Fig. 2
Complexity for simulated data with respect to variance, p = 10. Complexity values for scenarios 1–4 are plotted for each measure. The line types correspond to the different scenarios: solid, normal; dashed, ARMA; dotted, uniform; and dotdash, ...
Fig. 3
Complexity for simulated data with respect to bias, p = 10. Complexity values for scenarios 5–7 are plotted for each measure. The line types correspond to the different simulation scenarios: dotdash, nonlinear unbiased; solid, nonlinear bias # ...

Scenarios 4–6 are plotted in Fig. 3 as they represent cases with and without modeling bias; biased scenarios should have higher complexity. In the scenario of clustering linear predictors but generating data from nonlinear predictors, the added bias leads to less complexity by skewness but more complexity by correlation and PCA dimension. In contrast, clustering nonlinear predictors but generating data from linear predictors leads to more complexity by skewness and correlation but no change in complexity by PCA dimension (the PCA results of these two scenarios overlap and cannot be distinguished).

Clearly no one measure is able to capture all aspects of complexity. Although all three measures agree in scenarios of complexity based primarily on variability (scenarios 1–4), complexity based primarily on bias is more difficult to capture. Some directions of bias are detected by skewness and correlation (scenario 6) while others are detected by correlation and PCA dimension (scenario 5). In essence, it is the trio of values which indicate the nature of the complexity, primarily in terms of the relative level of variability and the direction of bias.


Given the behavior of the complexity measures in simulated scenarios, we are able to use them to assess data set complexity in real data examples. These examples were chosen to compare the predictors from LWA, stacking, and ACAP methods by their CPE (Eq. (7)). We compare linear models, GAMs, and trees on three data sets:

  1. Friedman: This regression problem has ten independent variables uniformly distributed on the interval [0, 1]. The output y is defined as
    where [sm epsilon] ~ N(0, 1). The data is available in the R mlbench package [69,70].
  2. CompActiv: This database contains records of various computer performance measures used to predict the fraction of time that central processing units (CPUs) run in user mode. We chose to model the smaller version of this data set, containing 15 of the original 24 predictors. This data set is available from the Delve project website [71].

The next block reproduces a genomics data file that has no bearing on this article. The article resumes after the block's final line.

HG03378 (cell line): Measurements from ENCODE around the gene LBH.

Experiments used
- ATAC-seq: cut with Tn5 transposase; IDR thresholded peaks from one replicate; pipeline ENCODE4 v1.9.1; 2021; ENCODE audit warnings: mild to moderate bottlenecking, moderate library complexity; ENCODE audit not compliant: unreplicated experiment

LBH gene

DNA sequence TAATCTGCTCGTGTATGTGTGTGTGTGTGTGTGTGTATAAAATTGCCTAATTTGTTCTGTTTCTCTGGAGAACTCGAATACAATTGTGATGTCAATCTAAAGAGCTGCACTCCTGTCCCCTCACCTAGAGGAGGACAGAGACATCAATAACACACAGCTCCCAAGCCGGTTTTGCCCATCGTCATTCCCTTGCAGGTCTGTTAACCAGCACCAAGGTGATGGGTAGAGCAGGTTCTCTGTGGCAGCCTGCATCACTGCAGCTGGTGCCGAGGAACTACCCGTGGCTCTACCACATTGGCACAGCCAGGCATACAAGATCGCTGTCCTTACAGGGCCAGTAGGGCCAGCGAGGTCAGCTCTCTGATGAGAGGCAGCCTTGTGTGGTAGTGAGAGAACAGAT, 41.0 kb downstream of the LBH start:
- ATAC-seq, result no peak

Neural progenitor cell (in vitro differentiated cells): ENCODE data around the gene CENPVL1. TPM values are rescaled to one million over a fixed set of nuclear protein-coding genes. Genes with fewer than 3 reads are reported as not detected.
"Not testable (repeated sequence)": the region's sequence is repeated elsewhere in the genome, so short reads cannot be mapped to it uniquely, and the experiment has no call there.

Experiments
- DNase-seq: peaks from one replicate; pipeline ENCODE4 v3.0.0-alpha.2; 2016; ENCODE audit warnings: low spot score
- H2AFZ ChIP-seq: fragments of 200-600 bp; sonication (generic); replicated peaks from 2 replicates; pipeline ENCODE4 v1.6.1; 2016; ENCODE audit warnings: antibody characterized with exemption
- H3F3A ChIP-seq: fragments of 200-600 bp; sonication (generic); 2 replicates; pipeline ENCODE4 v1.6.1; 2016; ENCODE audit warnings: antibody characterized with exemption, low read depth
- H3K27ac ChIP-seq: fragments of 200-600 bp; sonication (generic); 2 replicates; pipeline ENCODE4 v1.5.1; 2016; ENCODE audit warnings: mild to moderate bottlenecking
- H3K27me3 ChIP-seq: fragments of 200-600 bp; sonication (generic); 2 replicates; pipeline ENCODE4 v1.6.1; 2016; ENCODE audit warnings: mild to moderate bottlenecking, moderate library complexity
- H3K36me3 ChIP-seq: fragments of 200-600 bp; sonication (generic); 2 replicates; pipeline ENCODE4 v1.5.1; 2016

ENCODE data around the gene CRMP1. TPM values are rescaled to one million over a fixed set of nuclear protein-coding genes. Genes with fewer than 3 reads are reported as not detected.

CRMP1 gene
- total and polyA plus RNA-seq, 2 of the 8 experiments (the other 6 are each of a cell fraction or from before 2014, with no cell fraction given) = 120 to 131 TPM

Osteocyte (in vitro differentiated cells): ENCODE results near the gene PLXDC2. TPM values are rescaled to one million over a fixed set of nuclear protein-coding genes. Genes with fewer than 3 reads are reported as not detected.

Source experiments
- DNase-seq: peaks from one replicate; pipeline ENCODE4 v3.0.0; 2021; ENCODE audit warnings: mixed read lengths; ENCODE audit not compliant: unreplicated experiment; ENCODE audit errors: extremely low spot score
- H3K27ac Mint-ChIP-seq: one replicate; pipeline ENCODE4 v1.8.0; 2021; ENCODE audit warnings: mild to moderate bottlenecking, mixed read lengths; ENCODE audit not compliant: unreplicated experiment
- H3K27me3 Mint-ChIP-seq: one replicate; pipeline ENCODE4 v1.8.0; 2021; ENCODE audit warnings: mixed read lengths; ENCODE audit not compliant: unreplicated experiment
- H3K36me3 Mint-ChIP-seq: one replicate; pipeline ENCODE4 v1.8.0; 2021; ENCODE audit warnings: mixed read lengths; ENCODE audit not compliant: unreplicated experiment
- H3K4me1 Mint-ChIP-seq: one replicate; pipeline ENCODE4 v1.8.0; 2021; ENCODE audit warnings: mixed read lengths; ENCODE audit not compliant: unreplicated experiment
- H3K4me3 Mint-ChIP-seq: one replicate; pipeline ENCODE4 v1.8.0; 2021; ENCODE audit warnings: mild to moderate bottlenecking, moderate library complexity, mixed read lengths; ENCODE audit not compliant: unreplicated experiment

3. Concrete: The actual concrete compressive strength (MPa) for a given mixture under a specific age (days) was determined in a laboratory. The data set contains nine quantitative attributes on 1030 records, eight input attributes and one output attribute (compressive strength). These data were provided by the author of the original study [72] to the UCI Machine Learning Repository [73].

We chose an ensemble of terms E consisting of all single terms, two-way interaction terms, and squared terms; the cardinality of E is 2p+i=1p1i. The specific experimental runs which we perform with each data set are described in Table 1.

Table 1
Experimental runs

5.1. Complexity Results

To examine the level of complexity of our example data sets, we calculated the measures of complexity described in Section 4 and graphed the results in Fig. 4. The Friedman data has complexity similar to that of uniform noise, i.e. high variability reflected in low skewness, low correlation, and high PCA dimension. It has larger (less complex) skewness values but higher (more complex) correlation and PCA dimension values (as in scenario nonlinear bias #2 in Section 4.2), an indication of some level of bias from the predictors not included in the model. The CompActiv data follows the complexity patterns of the nonlinear bias #2 simulation for skewness, but is closest in complexity to uniform noise according to correlation and PCA dimension. This indicates a case of high variability and some bias incurred by missing important predictors. The Concrete data has more complexity by skewness than the simulated scenarios (except for uniform noise) but resembles nonlinear bias #1 in terms of correlation and PCA dimension. This indicates high variability and some bias with respect to the predictors. The resemblance to nonlinear bias (see Section 4.2) is as expected; concrete compressive strength is a highly nonlinear function of age and ingredients [72].

Fig. 4